Esther Safran Foer is one of the most well-known and influential women in Washington, D.C. Most recently she served as the executive director of the Sixth & I historic synagogue for nearly 10 years, revitalizing the cultural relevance of the historic building. Before taking over at Sixth & I, she was the president of FM Strategic Communications, a public relations firm that advised top law firms and Fortune 500 companies. Her first job in politics was on the staff of the George McGovern campaign for president in 1972.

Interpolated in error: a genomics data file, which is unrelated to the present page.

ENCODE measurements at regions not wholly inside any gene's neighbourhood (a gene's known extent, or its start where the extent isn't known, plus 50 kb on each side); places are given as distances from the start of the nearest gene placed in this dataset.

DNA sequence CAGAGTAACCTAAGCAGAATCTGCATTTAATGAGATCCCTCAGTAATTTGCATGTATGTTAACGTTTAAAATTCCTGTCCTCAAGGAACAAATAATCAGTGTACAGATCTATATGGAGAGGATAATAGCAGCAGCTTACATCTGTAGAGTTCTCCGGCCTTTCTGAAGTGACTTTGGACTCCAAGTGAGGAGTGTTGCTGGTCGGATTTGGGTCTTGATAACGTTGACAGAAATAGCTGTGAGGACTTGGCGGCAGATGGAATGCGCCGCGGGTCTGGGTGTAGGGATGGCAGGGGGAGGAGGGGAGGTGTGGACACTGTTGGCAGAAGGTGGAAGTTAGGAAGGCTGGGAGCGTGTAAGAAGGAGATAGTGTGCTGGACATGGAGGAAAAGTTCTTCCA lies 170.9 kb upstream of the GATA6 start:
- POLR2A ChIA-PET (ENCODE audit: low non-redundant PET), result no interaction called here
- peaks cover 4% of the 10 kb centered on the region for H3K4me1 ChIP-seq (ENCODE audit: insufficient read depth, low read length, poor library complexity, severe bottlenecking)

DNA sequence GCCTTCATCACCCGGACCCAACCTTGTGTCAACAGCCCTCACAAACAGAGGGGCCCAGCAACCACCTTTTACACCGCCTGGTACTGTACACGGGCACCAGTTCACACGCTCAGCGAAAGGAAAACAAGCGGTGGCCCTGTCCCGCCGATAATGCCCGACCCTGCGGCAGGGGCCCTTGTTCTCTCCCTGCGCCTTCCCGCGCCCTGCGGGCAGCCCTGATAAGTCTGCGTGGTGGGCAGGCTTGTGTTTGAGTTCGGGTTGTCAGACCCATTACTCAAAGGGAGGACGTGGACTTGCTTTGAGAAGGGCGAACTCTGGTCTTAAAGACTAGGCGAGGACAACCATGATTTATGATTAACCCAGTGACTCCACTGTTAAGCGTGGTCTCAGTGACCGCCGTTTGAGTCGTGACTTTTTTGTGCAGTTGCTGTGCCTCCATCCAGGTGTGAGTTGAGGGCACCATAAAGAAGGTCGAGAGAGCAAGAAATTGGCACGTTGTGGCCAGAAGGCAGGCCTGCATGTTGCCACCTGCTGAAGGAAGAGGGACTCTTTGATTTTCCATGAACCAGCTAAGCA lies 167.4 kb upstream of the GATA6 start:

'[In this book] Esther Safran Foer has written of her family in a way that is both uniquely and heartbreakingly her story and a deeply important testament for Ashkenazi Jews. Her memories are our important history.' Robert Peston 'A vivid testimony to the power of memory.' Kirkus 'A powerful memoir about the Holocaust' Radio Times 'a moving and well researched memoir' The Observer 'superb memoir ... a hymn to life'. TELEGRAPH 'you will applaud the defiance of the title as her story makes you weep'. SAGA 'This moving memoir documents Esther Safran Foer's tireless search for traces of her murdered family. Her success is a testament to the power of memory to rescue the dead from oblivion.' Diane Armstrong, author of THE COLLABORATOR 'Stirring and inspiring, this remarkable book is a labour of love and hope. Esther Foer goes on a brave journey abroad in search of unsettling family secrets buried in the darkness created by Nazism. Her odyssey is harrowing and heroic. When she returns, she can never see things in the same way, and neither can we. This book is a little triumph over fascism.' Congressman Jamie Raskin 'Foer documents her quest to gather information about her family's life during the Holocaust in this skilfully written debut. Foer's engrossing, well-researched family history will resonate with those curious about their own roots. Publisher's Weekly 'In effect this book is a search for the tiniest of things among the large mess of history: a name. It's a noble search, and makes for a moving book. Much of the narrative is sad. Death, silence, emptiness haunt the work. There are things that may never be known. But the telling is unique and interesting. The book succeeds in putting names (or more precisely, stories) to things that exist only as artefacts, and inversely putting physicality to things that exist only as story.' Irish Times